Call me a pirate

Posted 5/2/24

I hadn’t planned on this and it’s a title that I’ll gladly give up.

But the latest experience has given me another neither intended nor sought insight to the world of medicine.

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Call me a pirate


I hadn’t planned on this and it’s a title that I’ll gladly give up.

But the latest experience has given me another neither intended nor sought insight to the world of medicine.

A brief overview to give context to my latest interaction with the medical community. In the wake of two back surgeries, I’m left with a swollen left leg, painful knee and impaired ability to walk or for that matter even get in and out of a car. It’s hard to know what’s the cause. I’ve had several falls even after taking up a cane, including one where I was accompanied by my wife Carol and a doctor’s assistant on my way to an appointment which triggered a flurry of excitement including an x-ray before my examination.

Banging my knee surely didn’t help things. Fortunately, nothing was broken, but my doc really wasn’t interested in my bulbous knee. He had seen the knee in an earlier visit and sent me down the hall to get a brace that I was wearing when I had the fall. Rather than the knee, he was reviewing the results and scans of three MRIs I’ve had since back problems cropped up more than a year ago. He was looking for an explanation to my extended pain and the diminishing function of my leg. He didn’t have an answer but he had a plan to send me to a neurologist for another set of tests to establish whether I had suffered nerve damage.

Carol has been with me on these medical visits – I couldn’t get there without her or my son, Ted, who has assisted thankfully - including those for multiple acupuncture sessions which resulted in some minor relief and which I probably will resume if not just to get out of the house (now the office) and spend an hour listening to soft music and learning about the art of triggering the interconnections of nerves.

With each visit come questions from what’s the big picture: what might I expect and how might I cope with the situation, to whether the medications prescribed by various physicians should be mixed, to sleeping positions.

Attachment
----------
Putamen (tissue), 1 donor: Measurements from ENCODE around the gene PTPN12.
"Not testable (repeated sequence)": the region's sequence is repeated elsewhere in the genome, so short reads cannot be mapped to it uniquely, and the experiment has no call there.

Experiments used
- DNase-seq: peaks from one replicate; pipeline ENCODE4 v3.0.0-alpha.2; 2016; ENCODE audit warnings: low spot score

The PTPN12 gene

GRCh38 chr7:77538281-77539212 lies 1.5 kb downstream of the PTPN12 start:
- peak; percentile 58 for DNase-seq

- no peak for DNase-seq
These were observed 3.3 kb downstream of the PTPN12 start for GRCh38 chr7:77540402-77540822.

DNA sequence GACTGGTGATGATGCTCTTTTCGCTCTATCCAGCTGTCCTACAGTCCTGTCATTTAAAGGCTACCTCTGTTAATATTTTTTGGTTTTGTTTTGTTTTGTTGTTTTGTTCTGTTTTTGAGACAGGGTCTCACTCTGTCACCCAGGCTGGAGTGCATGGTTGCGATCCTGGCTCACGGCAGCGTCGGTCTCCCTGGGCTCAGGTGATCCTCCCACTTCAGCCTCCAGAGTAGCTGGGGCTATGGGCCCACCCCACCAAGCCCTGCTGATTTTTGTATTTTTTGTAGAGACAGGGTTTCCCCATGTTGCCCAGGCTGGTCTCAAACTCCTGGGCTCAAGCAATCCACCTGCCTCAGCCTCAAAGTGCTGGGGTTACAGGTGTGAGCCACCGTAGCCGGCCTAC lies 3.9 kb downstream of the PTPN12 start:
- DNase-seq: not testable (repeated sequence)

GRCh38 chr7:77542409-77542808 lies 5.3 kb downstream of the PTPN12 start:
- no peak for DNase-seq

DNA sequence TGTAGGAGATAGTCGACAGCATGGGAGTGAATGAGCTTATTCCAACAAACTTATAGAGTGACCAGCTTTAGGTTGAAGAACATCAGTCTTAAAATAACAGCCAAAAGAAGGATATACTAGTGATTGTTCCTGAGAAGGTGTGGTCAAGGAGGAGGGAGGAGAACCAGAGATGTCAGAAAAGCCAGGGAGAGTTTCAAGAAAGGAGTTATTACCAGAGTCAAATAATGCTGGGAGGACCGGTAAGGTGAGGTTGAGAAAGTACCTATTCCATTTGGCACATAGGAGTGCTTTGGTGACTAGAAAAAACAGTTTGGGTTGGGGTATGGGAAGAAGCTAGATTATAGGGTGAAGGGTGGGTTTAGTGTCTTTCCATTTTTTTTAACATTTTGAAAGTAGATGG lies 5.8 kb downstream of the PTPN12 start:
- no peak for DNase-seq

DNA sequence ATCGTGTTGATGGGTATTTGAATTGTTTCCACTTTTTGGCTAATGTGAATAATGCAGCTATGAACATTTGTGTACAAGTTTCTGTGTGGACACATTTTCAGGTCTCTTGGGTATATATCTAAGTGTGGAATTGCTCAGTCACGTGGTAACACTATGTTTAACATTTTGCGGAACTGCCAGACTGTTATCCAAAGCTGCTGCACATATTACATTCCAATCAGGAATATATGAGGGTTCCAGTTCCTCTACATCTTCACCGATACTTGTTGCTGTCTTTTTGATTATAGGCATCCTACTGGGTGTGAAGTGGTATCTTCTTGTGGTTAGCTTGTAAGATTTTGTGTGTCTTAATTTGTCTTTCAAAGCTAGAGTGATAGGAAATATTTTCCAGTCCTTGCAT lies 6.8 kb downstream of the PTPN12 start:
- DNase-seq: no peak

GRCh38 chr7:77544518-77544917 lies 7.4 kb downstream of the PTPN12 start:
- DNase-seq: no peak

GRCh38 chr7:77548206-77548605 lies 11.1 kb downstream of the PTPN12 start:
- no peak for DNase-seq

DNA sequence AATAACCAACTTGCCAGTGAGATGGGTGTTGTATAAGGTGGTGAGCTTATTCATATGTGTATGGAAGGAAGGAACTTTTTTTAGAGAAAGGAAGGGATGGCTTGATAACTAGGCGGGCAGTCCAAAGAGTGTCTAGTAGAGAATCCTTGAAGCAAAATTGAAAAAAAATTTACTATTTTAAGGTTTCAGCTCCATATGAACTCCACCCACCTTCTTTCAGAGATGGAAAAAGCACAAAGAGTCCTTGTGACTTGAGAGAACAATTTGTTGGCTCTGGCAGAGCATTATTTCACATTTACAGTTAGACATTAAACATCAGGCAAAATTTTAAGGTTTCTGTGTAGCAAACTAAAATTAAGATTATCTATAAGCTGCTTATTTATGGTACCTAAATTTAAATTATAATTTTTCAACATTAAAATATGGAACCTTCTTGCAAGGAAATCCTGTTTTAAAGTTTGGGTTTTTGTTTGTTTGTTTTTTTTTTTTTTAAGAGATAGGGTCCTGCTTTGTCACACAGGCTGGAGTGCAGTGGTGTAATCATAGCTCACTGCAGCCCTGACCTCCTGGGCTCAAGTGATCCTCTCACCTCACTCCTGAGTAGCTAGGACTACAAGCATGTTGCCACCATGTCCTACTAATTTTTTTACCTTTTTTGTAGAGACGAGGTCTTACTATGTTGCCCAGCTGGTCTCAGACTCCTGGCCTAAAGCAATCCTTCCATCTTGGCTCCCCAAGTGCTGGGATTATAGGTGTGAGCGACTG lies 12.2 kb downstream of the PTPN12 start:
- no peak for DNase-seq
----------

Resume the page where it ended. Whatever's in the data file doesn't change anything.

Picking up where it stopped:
To get to the pirate analogy, my frustration with all the professionals I’ve visited is the lack of any one of them taking command of the ship. I’ve sought advice and have gotten referrals or in some cases not as much as a response. One would imagine with today’s technology which provides apps providing connectivity with physicians and the opportunity to personally review test results that someone would take the helm if even for part of the journey. Might there be observations, instructions, inquiries or words of encouragement? But no.

I understand there’s a shortage of doctors and medical professionals. There’s not enough time and too many patients. The system has been designed to cope with the numbers rather than based on the outcomes. If you don’t take command, the outcome is left to chance which can be great if they have the answers.

But my role as pirate is more than figurative. I earned the title after my visit with my recent referral to a board-certified orthopedic surgeon who examined my knee. He reviewed the MRI of my knee and leg concluding I hadn’t torn any ligaments. Good news, but still not providing an answer to my condition. More frustration. He sent me off for yet another leg brace.

This one straps on above and below the knee. You might as well duct tape a two by four to your leg. As an associate custom fit the device, the question came to mind, how often do I wear this? The answer: “all the time.”

What about to bed?

 “All the time.”

Even in a shower?

“No, take it off for the shower,” was the answer in a tone indicating I had asked a stupid question.

Well, how am I going to get in and out of a car? I’m going to need a bus to get home.

The attendant left the room to get an answer.

 “You wear it all the time,” she reported back.

I made it home by triggering the feature enabling the leg to bend at the knee, although that wasn’t recommended.

“Peg leg,” Carol dubbed me when we got back.

Indeed, you need to be a pirate on your own behalf. Give me a parrot for my shoulder and an eye patch so they’ll know me when I come.

side up, pirate


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